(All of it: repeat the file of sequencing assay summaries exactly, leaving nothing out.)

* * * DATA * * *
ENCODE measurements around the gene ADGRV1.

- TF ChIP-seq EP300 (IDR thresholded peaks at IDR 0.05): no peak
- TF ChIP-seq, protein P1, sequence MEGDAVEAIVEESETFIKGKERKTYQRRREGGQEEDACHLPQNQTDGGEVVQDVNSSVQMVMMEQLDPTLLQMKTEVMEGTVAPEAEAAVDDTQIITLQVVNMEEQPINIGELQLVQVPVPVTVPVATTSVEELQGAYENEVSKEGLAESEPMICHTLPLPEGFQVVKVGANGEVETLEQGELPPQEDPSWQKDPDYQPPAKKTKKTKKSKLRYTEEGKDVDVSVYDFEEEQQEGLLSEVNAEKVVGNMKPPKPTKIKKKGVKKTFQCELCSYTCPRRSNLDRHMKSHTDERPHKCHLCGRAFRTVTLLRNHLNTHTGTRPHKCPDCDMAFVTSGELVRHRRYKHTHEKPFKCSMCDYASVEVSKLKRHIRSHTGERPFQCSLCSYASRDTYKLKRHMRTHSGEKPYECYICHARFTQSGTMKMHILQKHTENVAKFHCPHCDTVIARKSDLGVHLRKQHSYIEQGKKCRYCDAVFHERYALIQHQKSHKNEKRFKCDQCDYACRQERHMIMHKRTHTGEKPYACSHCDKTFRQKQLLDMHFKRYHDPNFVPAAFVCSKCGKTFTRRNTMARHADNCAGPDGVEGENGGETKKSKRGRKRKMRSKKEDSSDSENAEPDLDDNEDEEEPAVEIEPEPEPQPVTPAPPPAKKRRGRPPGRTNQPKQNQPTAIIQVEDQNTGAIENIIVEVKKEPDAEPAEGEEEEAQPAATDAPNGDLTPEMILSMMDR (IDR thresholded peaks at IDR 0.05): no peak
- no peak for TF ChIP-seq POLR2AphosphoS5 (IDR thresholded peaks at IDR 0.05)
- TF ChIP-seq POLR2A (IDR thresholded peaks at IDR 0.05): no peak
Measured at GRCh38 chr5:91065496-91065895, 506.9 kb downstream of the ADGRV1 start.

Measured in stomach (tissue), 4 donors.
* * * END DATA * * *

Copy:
ENCODE measurements around the gene ADGRV1.

- TF ChIP-seq EP300 (IDR thresholded peaks at IDR 0.05): no peak
- TF ChIP-seq, protein P1, sequence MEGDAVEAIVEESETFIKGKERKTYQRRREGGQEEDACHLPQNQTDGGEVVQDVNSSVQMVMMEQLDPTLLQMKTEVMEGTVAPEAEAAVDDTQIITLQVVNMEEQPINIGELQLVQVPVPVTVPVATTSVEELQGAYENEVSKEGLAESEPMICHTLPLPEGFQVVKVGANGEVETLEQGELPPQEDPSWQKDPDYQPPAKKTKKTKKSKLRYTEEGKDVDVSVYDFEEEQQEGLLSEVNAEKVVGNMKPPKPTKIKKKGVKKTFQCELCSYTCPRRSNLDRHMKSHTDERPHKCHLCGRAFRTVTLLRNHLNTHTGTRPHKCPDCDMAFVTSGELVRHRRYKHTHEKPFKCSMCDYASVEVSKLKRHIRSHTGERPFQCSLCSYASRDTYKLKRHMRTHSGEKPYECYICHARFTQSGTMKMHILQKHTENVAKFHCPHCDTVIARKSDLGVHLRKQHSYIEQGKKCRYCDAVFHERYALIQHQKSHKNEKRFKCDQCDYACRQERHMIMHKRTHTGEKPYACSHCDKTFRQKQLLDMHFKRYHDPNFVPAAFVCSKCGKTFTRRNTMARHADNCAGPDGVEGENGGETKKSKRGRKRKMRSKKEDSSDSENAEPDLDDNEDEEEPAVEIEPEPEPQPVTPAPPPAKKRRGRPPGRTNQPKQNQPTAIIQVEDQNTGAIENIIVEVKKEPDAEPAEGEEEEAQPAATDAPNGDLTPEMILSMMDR (IDR thresholded peaks at IDR 0.05): no peak
- no peak for TF ChIP-seq POLR2AphosphoS5 (IDR thresholded peaks at IDR 0.05)
- TF ChIP-seq POLR2A (IDR thresholded peaks at IDR 0.05): no peak
Measured at GRCh38 chr5:91065496-91065895, 506.9 kb downstream of the ADGRV1 start.

Measured in stomach (tissue), 4 donors.